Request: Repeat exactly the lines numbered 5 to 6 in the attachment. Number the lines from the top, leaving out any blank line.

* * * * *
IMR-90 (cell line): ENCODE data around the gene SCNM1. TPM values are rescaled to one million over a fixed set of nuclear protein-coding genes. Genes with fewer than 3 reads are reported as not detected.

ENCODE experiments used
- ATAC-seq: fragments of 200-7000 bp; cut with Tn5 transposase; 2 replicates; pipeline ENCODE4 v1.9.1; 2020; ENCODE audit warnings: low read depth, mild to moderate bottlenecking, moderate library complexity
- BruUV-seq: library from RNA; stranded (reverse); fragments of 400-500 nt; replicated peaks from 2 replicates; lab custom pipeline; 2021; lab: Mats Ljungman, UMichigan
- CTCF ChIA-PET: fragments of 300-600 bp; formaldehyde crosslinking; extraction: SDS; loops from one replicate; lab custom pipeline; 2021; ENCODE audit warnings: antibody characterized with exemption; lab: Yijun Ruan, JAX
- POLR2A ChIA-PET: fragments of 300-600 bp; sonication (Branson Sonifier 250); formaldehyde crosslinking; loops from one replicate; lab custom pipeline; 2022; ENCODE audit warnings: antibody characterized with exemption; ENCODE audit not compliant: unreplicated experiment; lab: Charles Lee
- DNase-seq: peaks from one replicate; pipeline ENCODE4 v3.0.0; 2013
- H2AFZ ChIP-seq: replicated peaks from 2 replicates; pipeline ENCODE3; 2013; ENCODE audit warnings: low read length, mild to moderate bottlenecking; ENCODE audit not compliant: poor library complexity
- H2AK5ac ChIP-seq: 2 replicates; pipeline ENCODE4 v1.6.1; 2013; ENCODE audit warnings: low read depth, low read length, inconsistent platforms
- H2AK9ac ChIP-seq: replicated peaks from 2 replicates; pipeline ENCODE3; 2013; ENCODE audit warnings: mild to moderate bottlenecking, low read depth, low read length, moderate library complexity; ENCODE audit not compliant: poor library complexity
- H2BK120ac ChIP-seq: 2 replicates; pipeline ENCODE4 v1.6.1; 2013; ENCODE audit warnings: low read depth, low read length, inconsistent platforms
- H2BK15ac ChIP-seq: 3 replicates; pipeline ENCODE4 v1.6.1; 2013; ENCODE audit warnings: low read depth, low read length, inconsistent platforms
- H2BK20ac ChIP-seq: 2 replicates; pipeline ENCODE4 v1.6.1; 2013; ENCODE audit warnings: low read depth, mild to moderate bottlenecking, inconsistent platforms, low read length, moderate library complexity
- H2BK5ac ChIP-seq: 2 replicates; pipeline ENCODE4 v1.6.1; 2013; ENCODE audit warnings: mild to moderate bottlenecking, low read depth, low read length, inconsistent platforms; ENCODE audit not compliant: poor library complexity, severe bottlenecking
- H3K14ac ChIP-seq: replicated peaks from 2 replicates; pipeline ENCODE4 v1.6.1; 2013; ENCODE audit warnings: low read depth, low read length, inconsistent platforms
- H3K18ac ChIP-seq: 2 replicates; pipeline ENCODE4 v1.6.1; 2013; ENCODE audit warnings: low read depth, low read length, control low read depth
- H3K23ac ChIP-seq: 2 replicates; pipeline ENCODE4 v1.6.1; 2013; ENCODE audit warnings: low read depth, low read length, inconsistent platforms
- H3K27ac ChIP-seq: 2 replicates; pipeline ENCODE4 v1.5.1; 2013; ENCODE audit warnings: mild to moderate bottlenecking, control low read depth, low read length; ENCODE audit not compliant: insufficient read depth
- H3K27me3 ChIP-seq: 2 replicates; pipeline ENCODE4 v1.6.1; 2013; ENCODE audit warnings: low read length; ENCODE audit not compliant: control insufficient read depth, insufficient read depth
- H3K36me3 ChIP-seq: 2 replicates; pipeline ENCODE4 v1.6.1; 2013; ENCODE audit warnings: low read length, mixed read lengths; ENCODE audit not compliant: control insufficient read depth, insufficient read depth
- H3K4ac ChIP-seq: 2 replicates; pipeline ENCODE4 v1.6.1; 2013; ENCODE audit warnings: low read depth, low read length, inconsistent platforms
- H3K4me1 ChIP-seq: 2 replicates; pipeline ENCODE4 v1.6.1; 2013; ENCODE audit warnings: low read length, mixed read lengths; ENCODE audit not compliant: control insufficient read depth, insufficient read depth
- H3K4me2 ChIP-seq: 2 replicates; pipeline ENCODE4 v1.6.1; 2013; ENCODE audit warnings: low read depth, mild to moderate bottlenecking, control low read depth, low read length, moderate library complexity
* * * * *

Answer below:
- CTCF ChIA-PET: fragments of 300-600 bp; formaldehyde crosslinking; extraction: SDS; loops from one replicate; lab custom pipeline; 2021; ENCODE audit warnings: antibody characterized with exemption; lab: Yijun Ruan, JAX
- POLR2A ChIA-PET: fragments of 300-600 bp; sonication (Branson Sonifier 250); formaldehyde crosslinking; loops from one replicate; lab custom pipeline; 2022; ENCODE audit warnings: antibody characterized with exemption; ENCODE audit not compliant: unreplicated experiment; lab: Charles Lee